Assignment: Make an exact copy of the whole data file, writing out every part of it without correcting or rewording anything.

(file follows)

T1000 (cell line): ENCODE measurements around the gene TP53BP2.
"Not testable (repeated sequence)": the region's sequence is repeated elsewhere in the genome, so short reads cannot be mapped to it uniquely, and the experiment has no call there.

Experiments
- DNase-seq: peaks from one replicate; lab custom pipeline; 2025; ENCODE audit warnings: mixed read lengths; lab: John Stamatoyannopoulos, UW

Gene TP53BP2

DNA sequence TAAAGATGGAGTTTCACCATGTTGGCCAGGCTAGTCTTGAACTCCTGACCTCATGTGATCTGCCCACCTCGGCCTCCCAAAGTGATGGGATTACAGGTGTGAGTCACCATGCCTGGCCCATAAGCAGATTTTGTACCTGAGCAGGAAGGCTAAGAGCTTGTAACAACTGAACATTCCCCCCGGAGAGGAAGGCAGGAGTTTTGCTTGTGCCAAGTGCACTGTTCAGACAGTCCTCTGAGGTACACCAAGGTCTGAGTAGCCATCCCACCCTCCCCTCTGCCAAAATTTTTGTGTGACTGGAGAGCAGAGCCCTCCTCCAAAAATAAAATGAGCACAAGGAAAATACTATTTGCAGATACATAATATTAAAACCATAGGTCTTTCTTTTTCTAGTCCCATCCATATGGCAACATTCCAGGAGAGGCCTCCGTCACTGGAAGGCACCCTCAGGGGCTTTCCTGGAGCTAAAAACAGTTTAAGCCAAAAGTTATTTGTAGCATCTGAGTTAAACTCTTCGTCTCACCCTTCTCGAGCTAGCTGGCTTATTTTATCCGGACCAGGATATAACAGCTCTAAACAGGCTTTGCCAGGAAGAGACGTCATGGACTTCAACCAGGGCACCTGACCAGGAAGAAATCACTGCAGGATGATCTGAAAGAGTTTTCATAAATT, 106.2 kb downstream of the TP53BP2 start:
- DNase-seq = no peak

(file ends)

T1000 (cell line): ENCODE measurements around the gene TP53BP2.
"Not testable (repeated sequence)": the region's sequence is repeated elsewhere in the genome, so short reads cannot be mapped to it uniquely, and the experiment has no call there.

Experiments
- DNase-seq: peaks from one replicate; lab custom pipeline; 2025; ENCODE audit warnings: mixed read lengths; lab: John Stamatoyannopoulos, UW

Gene TP53BP2

DNA sequence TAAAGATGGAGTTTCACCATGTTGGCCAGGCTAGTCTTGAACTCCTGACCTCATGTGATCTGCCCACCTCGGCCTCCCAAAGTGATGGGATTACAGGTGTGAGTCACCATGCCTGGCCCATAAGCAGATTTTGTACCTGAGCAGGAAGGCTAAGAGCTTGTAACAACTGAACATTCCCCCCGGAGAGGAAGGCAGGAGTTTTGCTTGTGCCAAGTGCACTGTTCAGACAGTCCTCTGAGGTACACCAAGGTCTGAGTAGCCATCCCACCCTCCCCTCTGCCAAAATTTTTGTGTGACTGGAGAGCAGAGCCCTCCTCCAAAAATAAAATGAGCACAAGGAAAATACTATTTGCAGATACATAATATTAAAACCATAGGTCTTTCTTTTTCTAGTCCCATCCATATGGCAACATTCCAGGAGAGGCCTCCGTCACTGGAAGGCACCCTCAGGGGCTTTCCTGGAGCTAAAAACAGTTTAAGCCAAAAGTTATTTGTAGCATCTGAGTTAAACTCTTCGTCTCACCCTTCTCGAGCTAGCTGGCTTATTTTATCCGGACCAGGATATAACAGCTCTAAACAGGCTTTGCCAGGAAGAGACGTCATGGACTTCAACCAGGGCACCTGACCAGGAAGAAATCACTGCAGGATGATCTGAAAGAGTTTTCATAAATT, 106.2 kb downstream of the TP53BP2 start:
- DNase-seq = no peak